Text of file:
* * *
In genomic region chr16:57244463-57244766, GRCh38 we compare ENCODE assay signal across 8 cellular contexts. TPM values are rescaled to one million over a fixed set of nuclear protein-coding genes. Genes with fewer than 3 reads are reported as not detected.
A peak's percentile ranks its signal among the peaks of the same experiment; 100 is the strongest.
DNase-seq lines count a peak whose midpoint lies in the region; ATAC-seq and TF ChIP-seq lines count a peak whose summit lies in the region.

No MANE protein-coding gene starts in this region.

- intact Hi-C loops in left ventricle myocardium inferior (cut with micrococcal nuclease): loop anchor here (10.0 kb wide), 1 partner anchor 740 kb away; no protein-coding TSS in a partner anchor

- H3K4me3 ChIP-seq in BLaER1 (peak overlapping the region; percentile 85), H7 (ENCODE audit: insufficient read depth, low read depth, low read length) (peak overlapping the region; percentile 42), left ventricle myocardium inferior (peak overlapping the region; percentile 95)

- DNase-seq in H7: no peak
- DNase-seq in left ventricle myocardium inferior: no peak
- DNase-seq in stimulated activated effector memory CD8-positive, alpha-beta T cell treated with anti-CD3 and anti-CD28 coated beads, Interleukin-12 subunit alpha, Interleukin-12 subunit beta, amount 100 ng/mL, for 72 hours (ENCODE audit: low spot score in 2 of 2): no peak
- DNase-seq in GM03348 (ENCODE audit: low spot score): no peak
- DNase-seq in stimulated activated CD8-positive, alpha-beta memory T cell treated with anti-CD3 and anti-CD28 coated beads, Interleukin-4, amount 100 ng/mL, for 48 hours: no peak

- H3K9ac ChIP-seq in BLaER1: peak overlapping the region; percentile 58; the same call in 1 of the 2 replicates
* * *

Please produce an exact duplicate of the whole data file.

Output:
In genomic region chr16:57244463-57244766, GRCh38 we compare ENCODE assay signal across 8 cellular contexts. TPM values are rescaled to one million over a fixed set of nuclear protein-coding genes. Genes with fewer than 3 reads are reported as not detected.
A peak's percentile ranks its signal among the peaks of the same experiment; 100 is the strongest.
DNase-seq lines count a peak whose midpoint lies in the region; ATAC-seq and TF ChIP-seq lines count a peak whose summit lies in the region.

No MANE protein-coding gene starts in this region.

- intact Hi-C loops in left ventricle myocardium inferior (cut with micrococcal nuclease): loop anchor here (10.0 kb wide), 1 partner anchor 740 kb away; no protein-coding TSS in a partner anchor

- H3K4me3 ChIP-seq in BLaER1 (peak overlapping the region; percentile 85), H7 (ENCODE audit: insufficient read depth, low read depth, low read length) (peak overlapping the region; percentile 42), left ventricle myocardium inferior (peak overlapping the region; percentile 95)

- DNase-seq in H7: no peak
- DNase-seq in left ventricle myocardium inferior: no peak
- DNase-seq in stimulated activated effector memory CD8-positive, alpha-beta T cell treated with anti-CD3 and anti-CD28 coated beads, Interleukin-12 subunit alpha, Interleukin-12 subunit beta, amount 100 ng/mL, for 72 hours (ENCODE audit: low spot score in 2 of 2): no peak
- DNase-seq in GM03348 (ENCODE audit: low spot score): no peak
- DNase-seq in stimulated activated CD8-positive, alpha-beta memory T cell treated with anti-CD3 and anti-CD28 coated beads, Interleukin-4, amount 100 ng/mL, for 48 hours: no peak

- H3K9ac ChIP-seq in BLaER1: peak overlapping the region; percentile 58; the same call in 1 of the 2 replicates